Nutrition Content in Alcohol

Serving size and calories:

  • 12 fluid ounces of regular beer (150 calories)
  • 12 ounces light beer (95-110 calories)
  • 8-9 fluid ounces of malt liquor (165 calories)
  • 5 fluid ounces of table wine (125-165 calories)
  • 3-4 ounces of fortified wine (such as sherry or port) (75-90 calories)
  • 1 ½ ounces of brandy (98 calories)
  • 1 ½ ounces of “hard liquor” (165 calories)
  • 4 fluid ounces margarita (168 calories)
  • 9 fluid ounces Piña Colada (490 calories)
  • 3 ½ fluid ounces whiskey sour (160 calories)
  • 2 fluid ounces daiquiri (112 calories)

 

  • Alcohol contains empty calories meaning it has no nutritional value.
  • Alcohol supplies energy (7 calories/gram).
  • Drinking a moderate amount means 1 drink a day for women and 2 drinks a day for men.
  • A big risk that will come from drinking alcohol is the additional calories provided, which may contribute to unwanted weight gain. Alcohol is also known as a discretionary calorie.
  • The liver can metabolize only a limited amount of alcohol per hour— A healthy, average person can eliminate 1/2 ounce of alcohol per hour. Remember, women and men do not metabolize at the same rate
  • More than a dozen studies have shown a positive correlation between moderate alcohol consumption and decreased incidence of heart disease. The protective effect of alcohol is the result of increased levels of high-density lipoprotein (HDL) cholesterol. However, if you don’t drink, the possible   benefits don’t outweigh the risks.
  • If you drink excessively on a regular basis, your nutritional status will become compromised. Alcohol effects every tissue’s nutrient metabolism in different ways.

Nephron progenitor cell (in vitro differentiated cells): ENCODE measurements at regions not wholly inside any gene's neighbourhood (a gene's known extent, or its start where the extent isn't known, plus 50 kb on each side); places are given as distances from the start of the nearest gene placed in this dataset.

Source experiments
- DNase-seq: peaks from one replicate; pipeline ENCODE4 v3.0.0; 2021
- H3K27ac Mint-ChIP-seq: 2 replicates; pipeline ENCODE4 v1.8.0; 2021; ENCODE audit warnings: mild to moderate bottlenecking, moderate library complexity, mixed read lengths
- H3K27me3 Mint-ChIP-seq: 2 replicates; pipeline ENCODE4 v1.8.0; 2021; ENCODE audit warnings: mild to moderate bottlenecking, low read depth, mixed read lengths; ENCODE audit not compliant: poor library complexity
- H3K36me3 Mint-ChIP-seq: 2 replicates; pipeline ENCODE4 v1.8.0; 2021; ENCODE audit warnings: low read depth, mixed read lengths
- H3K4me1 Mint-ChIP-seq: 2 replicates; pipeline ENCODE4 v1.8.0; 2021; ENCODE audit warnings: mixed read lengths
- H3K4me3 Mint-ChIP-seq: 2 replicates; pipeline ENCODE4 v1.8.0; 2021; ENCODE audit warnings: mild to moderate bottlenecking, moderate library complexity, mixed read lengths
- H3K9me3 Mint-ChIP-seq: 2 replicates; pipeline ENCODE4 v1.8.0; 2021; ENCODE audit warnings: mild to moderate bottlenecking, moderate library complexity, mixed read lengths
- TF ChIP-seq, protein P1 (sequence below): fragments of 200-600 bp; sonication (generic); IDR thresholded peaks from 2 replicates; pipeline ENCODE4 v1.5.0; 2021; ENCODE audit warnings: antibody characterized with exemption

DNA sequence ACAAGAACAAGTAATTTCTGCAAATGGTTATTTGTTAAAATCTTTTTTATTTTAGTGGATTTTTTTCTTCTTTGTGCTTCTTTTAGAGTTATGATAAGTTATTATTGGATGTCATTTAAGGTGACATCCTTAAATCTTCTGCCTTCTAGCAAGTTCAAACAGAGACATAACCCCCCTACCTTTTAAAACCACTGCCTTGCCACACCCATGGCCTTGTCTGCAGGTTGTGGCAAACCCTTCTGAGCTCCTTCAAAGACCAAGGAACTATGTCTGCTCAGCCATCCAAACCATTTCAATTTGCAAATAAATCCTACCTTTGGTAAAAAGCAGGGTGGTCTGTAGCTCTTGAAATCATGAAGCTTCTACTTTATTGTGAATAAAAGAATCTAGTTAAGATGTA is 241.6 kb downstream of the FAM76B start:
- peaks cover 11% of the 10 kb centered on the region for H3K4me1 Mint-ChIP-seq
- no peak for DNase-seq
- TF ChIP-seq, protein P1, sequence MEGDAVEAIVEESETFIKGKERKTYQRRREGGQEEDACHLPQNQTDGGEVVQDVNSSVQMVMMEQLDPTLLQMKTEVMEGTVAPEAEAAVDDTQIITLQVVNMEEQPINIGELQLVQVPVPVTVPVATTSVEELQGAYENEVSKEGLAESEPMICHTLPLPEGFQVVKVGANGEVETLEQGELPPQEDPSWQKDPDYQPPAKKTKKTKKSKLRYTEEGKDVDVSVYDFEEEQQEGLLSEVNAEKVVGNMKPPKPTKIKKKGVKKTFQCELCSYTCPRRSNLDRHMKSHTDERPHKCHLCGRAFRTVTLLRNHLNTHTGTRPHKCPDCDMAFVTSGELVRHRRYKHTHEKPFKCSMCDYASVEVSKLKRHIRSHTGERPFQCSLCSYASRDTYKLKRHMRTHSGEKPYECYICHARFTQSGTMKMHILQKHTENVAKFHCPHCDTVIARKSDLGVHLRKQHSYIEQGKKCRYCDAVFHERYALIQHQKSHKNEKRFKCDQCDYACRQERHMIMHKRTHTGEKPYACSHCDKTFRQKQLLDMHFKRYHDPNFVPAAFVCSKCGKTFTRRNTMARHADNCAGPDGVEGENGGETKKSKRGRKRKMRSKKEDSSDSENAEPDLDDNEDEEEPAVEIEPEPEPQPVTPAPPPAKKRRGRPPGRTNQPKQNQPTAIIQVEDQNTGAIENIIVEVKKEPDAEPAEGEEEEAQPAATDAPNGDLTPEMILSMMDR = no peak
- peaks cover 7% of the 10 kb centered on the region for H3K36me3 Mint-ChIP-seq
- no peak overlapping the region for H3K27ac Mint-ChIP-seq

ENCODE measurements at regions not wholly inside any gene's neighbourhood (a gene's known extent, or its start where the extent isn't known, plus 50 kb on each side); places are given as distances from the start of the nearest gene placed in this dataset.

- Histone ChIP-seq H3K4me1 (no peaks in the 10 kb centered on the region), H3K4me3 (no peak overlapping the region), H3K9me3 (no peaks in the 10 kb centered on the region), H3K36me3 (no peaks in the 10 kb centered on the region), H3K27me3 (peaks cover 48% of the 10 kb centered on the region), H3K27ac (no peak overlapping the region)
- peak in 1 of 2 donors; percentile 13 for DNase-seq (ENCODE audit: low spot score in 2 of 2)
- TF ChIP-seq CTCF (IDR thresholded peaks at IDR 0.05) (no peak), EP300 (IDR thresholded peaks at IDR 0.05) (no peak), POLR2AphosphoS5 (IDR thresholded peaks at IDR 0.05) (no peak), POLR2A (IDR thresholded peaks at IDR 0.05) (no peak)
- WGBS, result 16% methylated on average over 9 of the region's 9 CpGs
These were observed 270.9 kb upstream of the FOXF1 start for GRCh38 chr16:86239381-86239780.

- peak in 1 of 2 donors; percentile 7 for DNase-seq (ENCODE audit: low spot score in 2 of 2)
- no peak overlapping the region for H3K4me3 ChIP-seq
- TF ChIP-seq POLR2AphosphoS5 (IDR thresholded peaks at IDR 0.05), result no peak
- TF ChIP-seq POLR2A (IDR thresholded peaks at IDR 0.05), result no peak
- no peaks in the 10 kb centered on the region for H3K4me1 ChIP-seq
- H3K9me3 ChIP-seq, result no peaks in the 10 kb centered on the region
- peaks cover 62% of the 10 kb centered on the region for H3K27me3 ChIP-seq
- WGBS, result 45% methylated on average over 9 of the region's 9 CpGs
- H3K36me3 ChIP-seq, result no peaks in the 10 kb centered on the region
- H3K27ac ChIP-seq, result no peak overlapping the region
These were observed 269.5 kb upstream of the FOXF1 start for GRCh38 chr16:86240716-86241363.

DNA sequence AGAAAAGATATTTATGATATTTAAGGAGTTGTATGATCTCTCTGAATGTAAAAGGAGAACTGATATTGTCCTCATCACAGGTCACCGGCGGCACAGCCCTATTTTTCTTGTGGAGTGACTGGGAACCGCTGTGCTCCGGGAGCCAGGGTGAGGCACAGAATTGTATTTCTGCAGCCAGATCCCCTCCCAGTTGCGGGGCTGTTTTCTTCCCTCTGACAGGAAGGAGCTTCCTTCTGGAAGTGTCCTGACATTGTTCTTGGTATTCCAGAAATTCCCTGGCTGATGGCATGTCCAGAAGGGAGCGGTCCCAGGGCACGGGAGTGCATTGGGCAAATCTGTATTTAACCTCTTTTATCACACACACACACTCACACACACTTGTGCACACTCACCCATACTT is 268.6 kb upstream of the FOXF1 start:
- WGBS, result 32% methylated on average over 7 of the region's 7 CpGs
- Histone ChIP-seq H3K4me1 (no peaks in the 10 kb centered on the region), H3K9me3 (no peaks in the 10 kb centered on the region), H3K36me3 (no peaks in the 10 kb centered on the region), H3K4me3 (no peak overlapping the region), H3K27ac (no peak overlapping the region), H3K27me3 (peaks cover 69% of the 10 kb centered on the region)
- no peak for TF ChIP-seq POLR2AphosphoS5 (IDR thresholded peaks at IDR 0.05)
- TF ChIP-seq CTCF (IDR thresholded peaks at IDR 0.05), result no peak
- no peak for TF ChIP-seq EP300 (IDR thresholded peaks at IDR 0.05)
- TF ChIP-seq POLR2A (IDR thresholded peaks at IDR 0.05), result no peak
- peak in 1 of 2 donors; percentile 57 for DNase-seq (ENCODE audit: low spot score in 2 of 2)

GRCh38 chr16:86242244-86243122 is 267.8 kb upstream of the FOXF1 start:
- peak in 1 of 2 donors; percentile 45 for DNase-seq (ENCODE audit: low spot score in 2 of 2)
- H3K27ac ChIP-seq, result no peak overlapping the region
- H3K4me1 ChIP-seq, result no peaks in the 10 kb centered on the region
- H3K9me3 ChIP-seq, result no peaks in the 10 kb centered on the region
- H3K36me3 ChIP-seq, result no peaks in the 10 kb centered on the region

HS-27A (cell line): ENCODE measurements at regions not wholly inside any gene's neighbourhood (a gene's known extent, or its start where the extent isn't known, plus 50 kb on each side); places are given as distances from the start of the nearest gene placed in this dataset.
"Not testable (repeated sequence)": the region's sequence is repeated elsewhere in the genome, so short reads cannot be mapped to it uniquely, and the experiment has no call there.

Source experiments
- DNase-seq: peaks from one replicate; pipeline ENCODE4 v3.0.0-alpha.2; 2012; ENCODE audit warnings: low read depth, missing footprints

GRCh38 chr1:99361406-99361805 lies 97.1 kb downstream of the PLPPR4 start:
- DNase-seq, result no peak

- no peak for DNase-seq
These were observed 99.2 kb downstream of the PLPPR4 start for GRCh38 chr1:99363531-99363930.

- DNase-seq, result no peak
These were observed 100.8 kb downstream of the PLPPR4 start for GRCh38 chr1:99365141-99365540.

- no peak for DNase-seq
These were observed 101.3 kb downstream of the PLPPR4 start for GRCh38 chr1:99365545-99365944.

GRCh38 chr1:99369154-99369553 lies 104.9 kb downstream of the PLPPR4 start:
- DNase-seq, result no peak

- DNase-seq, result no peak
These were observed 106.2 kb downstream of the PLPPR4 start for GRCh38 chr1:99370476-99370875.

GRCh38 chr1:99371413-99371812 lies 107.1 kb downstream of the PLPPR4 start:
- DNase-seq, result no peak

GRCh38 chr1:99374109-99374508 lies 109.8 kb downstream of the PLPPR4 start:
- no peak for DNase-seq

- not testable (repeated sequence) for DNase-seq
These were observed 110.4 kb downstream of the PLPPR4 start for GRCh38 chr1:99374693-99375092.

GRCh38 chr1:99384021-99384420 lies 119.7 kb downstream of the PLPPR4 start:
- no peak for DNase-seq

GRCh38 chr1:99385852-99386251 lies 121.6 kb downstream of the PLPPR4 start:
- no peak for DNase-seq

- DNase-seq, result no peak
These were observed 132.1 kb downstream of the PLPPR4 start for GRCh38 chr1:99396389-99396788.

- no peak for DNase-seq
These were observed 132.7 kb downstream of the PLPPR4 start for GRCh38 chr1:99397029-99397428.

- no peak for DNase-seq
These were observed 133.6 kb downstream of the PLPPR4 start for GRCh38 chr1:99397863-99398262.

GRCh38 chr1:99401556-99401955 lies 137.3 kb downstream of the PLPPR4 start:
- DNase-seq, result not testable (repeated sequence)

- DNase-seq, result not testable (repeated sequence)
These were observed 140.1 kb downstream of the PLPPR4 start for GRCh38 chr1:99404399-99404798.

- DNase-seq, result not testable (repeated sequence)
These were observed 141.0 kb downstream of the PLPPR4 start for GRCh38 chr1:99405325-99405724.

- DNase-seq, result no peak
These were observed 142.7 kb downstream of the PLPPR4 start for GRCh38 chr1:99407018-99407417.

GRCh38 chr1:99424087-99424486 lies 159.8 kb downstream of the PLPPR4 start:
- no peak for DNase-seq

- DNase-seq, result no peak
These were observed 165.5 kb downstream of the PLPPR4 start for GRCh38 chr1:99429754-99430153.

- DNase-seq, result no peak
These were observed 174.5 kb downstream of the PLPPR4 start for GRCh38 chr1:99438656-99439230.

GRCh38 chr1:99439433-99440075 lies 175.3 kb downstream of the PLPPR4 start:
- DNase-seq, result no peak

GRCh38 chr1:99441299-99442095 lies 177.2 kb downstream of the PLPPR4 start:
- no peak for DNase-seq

• Other risks that come from drinking too much alcohol include: night blindness, cancers, liver damage, high blood pressure, stroke, pancreatitis, gastrointestinal symptoms, decreased sex hormone  production, anemia, and emotional and social problems.
  • Binge drinking means drinking at least 5 drinks at one time if you are a man and 4 drinks at one time if you are a woman.
  • Alcohol consumed by a pregnant woman travels through her bloodstream and across the placenta to her baby. The unborn baby’s body can metabolize the alcohol. The alcohol level in the baby is a lot higher than the mother’s which stays in the baby’s blood longer, leading to Fetal Alcohol Syndrome.

 

  • Red wine contains polyphenols (antioxidants) protecting the lining of the heart’s blood vessels.
  • Generally, the lower the proof, the lower the calories.
  • If you enjoy liqueurs, be careful with portions— the sweet taste adds up calories quickly.
  • Based on calories alone, the best options of alcohol are light beer, scotch on the rocks, or a glass of dry wine.
  • The key is to stick to  serving sizes!
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